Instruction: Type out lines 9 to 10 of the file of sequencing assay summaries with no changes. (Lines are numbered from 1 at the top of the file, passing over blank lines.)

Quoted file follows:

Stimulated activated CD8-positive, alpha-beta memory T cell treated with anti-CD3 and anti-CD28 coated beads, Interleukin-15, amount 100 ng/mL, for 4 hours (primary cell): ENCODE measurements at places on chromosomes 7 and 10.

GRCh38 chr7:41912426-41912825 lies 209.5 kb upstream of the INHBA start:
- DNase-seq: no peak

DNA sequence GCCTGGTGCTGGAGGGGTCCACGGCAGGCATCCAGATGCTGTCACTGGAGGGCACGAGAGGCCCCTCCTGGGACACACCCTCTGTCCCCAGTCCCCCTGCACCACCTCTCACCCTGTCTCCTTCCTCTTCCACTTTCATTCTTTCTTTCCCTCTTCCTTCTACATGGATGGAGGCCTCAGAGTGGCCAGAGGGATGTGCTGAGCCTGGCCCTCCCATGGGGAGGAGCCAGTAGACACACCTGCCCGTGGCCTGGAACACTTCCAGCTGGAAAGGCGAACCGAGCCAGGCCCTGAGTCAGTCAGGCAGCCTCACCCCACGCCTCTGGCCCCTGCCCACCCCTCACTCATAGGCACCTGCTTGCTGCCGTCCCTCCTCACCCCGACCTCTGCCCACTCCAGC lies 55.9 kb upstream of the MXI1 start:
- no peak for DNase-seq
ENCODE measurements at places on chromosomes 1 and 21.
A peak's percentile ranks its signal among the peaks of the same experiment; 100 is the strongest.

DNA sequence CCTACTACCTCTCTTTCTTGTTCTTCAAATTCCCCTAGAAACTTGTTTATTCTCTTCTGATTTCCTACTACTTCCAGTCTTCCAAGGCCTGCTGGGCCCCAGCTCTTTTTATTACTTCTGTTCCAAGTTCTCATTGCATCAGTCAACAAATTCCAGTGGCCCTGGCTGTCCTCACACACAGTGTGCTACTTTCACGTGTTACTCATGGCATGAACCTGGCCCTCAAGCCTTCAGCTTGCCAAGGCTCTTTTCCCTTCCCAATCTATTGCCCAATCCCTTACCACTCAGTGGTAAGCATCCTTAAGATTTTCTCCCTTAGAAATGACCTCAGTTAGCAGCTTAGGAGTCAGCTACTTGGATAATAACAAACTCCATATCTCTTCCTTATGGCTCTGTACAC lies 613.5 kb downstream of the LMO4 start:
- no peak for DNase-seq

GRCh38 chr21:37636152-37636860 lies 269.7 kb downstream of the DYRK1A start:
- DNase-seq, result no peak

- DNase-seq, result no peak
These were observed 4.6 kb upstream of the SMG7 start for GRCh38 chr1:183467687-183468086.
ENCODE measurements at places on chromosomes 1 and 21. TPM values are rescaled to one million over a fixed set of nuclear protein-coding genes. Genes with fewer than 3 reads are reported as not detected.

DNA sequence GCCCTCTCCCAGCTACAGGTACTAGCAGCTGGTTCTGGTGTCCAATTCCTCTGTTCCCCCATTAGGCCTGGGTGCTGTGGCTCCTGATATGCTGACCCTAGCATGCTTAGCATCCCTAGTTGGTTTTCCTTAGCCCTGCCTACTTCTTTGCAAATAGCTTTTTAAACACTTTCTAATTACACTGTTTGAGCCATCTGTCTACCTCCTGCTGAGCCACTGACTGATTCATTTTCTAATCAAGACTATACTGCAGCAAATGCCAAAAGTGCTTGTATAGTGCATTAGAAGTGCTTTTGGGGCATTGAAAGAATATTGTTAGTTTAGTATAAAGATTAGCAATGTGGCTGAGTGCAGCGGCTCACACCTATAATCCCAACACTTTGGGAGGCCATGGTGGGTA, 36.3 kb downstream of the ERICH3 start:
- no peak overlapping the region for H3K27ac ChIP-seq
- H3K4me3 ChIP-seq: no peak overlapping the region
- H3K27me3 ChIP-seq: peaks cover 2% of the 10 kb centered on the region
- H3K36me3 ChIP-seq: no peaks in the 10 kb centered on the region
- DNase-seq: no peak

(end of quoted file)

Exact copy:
- no peak for DNase-seq

GRCh38 chr21:37636152-37636860 lies 269.7 kb downstream of the DYRK1A start: